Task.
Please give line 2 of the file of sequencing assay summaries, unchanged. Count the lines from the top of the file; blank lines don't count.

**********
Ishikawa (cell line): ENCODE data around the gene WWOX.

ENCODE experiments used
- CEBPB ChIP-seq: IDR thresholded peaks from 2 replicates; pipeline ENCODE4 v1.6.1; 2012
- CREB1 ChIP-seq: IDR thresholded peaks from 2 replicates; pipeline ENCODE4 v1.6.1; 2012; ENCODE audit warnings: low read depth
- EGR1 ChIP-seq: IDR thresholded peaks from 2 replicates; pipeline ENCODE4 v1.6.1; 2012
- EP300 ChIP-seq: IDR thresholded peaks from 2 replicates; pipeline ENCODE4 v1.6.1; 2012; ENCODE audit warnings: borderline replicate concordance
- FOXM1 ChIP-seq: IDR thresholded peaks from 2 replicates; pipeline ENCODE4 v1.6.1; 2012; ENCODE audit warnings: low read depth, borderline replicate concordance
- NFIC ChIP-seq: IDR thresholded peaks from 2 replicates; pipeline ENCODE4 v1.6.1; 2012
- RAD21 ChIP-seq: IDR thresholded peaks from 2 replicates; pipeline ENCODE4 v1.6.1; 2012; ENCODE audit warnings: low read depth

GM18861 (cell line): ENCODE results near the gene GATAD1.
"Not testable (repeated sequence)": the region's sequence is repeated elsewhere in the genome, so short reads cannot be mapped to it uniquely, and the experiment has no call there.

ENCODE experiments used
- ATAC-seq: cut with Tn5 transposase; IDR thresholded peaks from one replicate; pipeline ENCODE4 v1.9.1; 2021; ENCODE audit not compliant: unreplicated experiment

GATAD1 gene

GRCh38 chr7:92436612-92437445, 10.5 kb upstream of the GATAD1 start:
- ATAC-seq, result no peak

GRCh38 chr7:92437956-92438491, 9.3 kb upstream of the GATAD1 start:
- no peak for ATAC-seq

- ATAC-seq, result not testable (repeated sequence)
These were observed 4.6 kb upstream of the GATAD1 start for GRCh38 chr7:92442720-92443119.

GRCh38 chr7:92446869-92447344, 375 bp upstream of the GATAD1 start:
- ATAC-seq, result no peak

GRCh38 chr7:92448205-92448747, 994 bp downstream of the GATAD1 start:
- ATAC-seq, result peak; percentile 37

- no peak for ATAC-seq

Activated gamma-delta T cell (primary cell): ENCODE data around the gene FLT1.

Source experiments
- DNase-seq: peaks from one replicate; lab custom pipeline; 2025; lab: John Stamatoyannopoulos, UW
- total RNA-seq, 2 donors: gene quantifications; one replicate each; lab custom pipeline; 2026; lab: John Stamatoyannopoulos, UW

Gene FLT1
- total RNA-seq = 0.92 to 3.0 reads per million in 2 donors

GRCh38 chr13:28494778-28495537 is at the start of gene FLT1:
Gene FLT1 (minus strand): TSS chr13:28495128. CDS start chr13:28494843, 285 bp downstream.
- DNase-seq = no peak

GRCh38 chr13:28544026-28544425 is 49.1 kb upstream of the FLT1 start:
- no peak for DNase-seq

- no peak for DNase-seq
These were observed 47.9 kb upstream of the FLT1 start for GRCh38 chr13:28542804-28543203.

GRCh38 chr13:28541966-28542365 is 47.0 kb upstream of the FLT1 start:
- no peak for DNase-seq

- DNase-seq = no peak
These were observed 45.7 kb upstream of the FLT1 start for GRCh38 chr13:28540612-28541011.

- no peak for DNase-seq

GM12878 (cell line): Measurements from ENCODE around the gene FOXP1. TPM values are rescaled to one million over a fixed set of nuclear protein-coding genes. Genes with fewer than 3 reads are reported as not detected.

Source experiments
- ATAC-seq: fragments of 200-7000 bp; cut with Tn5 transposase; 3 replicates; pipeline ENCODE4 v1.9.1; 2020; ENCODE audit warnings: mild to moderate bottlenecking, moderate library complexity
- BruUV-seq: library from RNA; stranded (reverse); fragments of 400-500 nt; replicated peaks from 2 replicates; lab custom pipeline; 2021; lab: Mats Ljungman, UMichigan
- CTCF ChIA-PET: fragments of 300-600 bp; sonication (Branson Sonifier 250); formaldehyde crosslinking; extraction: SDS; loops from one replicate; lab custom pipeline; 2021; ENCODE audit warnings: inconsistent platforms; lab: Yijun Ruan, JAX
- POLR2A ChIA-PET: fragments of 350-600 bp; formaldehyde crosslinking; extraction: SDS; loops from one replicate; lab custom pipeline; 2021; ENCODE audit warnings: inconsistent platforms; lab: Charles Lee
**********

ENCODE experiments used